To date the advance has proceeded relatively smoothly over 380 km or so, the biggest challenge has been mines and ensuring the column well supplied.
|Portuguese FNLA Mercenaries serving with TF Orange|
Like the other two southern task forces Orange comprised an FNLA motorised infantry battalion, albeit with a greater proportion of Portuguese mercenaries, and two SADF motorised infantry battalions together with an armoured reconnaissance element and engineering and artillery support.
Early in the morning of 25 October a company from 1 Para was parachuted in and, after a short pause to get organised, had seized the airfield.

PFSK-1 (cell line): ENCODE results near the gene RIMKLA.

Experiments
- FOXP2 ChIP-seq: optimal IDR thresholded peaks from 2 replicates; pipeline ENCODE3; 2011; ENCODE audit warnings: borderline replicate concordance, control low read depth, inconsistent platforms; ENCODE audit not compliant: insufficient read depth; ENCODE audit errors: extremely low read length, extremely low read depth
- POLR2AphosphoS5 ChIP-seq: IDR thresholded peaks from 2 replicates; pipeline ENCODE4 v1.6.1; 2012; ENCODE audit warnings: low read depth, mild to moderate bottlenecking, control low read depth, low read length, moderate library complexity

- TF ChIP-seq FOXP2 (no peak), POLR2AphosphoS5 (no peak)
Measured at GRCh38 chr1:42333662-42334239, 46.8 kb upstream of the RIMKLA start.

Orange's task now was to rendezvous with the paras and secure a base at Menongue. An airlift of fuel, rations and ammunition would then re-supply the column before the drive on Luanda would resume.
The lack of resistance to date has prompted the SADF command to make Orange the priority column. It was still over a 1000 km from Luanda but air reconnaissance indicated that significant opposition was unlikely and there were still two and a half weeks to independence day on 11 November.
TF Orange was operating in relatively remote territory but the MPLA and its Cuban advisers were aware of its presence by 25 October.
The question was what, if anything, could they do about it?